Transito, of Cayumbe, Ecaudor, is often referred to as the “Rosa Parks of Ecuador” for speaking out about the plight of indigenous Ecuadorians and gaining greater respect for indigenous peoples in Ecuadorian politics and in society at large.
The photographs and stories of the 16 women featured in the Women Empowered exhibit shed light on specific gender issues worldwide and the struggles of women in developing countries to achieve gender equality. Their triumphs speak to the universal themes of courage, empowerment, and human rights.
We kicked off the Women Empowered project on International Women’s Day March 8 with an exhibition of thirty 60 x 33-in. prints in the lobby of the United Nations building in New York.
Although I’ve put together more than 20 exhibits since the 1990s, this was the first exhibit that I had not created in the darkroom. I had struggled for years with digital output but couldn’t get a print that didn’t shift color in the neutrals under different light sources. Since my images have a lot of neutrals, this phenomenon known as metamerism had been a big problem.
But HP has addressed and resolved that problem. When my images for the UN exhibit were output on 310 gsm Hahnemühle Photo Rag fine-art paper on the HP Designjet Z3100 printer, the prints looked fabulous. The blacks were deep and rich and there were no color shifts in the neutrals. That’s because with fine-art papers the Z3100 uses 4 neutral inks--both photo black and matte black inks as well as grey and light grey. Having four blacks eliminated the color shifts in the neutrals that had plagued my former digital prints.
I don’t matt my prints. Instead, I float them in a shadowbox frame. We found we had to use extra large taped hinges to float the large 60 x 33 in. prints. We had trouble with the prints coming loose during shipping. The Hahnemühle Photo Rag has a surface that pulls away from the linen tape more easily than other papers. Unfortunately, we had to reframe the entire show, but we considered it a lesson learned the hard way. The exhibit is now re-taped and ready to begin its national and international tour.
The exhibit schedule and a preview of the book Women Empowered can be found on my website www.philborges.com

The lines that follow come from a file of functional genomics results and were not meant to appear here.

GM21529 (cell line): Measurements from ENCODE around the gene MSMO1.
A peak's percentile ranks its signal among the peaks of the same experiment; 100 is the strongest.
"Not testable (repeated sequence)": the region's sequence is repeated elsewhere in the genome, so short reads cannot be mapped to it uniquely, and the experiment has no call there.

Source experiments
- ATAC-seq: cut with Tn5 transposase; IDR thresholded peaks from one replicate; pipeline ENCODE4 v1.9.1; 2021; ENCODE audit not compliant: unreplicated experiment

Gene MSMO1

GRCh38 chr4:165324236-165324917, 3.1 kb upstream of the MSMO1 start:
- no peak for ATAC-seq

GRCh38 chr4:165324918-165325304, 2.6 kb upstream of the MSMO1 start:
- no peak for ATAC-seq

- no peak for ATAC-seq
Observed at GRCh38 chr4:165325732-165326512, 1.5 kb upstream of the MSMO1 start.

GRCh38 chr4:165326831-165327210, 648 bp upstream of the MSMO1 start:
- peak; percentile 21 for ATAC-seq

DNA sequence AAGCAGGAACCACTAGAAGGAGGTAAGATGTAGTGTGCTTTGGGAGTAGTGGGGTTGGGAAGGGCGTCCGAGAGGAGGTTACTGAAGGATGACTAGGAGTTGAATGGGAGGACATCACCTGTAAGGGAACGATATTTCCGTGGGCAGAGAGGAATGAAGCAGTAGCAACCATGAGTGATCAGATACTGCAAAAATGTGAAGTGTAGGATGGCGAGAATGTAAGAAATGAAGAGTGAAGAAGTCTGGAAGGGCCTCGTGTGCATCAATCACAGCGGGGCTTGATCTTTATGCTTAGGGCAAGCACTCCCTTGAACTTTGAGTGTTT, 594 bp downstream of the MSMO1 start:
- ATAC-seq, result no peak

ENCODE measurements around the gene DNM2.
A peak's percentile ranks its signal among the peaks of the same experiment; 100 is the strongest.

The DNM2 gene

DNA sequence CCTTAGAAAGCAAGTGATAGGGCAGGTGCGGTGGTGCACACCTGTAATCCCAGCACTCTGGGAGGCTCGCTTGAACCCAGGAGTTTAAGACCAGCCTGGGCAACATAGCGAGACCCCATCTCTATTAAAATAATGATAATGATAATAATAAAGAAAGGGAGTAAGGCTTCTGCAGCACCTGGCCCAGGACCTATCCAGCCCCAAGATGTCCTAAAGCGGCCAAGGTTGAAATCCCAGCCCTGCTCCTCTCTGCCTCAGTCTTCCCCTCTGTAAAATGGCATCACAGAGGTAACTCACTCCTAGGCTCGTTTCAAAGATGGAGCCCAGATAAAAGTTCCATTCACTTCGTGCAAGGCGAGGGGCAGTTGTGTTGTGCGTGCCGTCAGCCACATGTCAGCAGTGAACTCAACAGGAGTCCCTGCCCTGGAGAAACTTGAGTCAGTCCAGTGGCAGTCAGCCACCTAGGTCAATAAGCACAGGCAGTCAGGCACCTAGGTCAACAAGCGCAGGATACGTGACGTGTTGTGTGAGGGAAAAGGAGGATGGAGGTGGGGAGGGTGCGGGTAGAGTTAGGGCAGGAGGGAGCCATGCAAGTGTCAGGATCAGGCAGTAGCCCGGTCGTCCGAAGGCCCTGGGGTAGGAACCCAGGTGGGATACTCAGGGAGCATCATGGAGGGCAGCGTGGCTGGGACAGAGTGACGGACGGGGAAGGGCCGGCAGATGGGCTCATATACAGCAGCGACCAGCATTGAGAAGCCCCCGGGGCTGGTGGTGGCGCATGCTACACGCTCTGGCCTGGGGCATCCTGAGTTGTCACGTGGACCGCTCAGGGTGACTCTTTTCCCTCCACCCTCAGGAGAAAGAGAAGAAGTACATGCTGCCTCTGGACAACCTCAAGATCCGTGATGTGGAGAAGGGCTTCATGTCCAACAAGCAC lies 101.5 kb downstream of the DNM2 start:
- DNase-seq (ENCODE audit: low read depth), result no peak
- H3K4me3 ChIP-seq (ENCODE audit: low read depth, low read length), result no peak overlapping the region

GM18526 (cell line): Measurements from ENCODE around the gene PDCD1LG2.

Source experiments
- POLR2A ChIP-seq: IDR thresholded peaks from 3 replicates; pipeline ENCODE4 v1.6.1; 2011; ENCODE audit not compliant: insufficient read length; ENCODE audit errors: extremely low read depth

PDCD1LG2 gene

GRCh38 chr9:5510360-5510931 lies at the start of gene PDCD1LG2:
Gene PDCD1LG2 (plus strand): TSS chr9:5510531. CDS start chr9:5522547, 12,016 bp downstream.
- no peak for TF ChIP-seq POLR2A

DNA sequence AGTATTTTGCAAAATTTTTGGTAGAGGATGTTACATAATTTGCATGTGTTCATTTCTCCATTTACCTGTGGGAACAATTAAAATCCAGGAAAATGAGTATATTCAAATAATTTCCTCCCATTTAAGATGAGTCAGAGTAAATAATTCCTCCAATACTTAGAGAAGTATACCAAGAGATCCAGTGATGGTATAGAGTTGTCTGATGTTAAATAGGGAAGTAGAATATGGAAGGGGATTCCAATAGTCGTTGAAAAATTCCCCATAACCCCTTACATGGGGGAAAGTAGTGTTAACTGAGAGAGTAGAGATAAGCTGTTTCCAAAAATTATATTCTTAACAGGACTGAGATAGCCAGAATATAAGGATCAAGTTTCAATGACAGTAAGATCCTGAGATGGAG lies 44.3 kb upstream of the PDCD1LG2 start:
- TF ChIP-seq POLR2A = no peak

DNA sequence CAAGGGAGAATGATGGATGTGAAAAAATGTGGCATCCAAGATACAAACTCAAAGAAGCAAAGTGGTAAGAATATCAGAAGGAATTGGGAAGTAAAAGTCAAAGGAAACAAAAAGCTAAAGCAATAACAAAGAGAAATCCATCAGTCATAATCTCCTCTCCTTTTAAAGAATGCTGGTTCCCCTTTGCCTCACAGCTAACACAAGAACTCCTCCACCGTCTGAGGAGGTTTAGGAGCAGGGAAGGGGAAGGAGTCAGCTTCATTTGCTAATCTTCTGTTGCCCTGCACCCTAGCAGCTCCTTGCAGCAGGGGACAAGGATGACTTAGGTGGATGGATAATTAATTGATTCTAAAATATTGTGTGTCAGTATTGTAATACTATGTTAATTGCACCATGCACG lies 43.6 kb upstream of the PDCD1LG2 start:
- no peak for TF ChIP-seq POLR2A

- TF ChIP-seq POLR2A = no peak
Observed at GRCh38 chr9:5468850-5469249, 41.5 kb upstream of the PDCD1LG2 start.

As the first female chief of the village of Dekoto Junction in Ghana, Nana Gyeutah (also known as Mama Koko) has vigorously defended the rights of the villagers, whose cocoa trees were being destroyed by the timber industry.
I’ve been in a photographic rut for the past few months. Lately, it’s been easier for me to find reasons not to pick up a camera than to get out and shoot. So, for my New Year’s resolution, I’m assigning myself projects to keep the creative juices flowing.
I’ve always kept a notebook with shooting locations – sort of a “someday I’d like to shoot here” log. Now, I’m keeping a list of types of photography I’ve seen and admired, or have just been interested in learning more about. I’m finding that this gives me more flexibility in choosing subjects than a location list that might not be practical to do at any particular point in time.
For this month, I’ve been working on panoramics. I love to shoot macro and flowers, so thinking in terms of panorama composition is a stretch for me. But, it’s been a great way to get myself out and shooting again. It also reminds me why photography was so interesting to begin with.
A panoramic is at its most effective in print of course, so I’ve been experimenting with different media types. My favorite so far has been an image that I decided to try as a triptych on Moab Entrada. I printed this as three 32 x 24-in. images on the HP Designjet Z3100.
Although I’ve been consistently happy with the Z3100, the print quality of this triptych blew me away with the rich color. By using the built in spectrophotometer, I was able to create a very accurate custom profile for the Moab paper. I gave the three prints a deckled edge treatment and float mounted them for best effect.
So, if you find yourself in a similar rut, start thinking about what gives you pleasure and what drew you to photography to begin with. Then, get out there and do some shooting! My self assignment for February? Food photography. That gives me a double incentive – I’ll only shoot food I like to eat.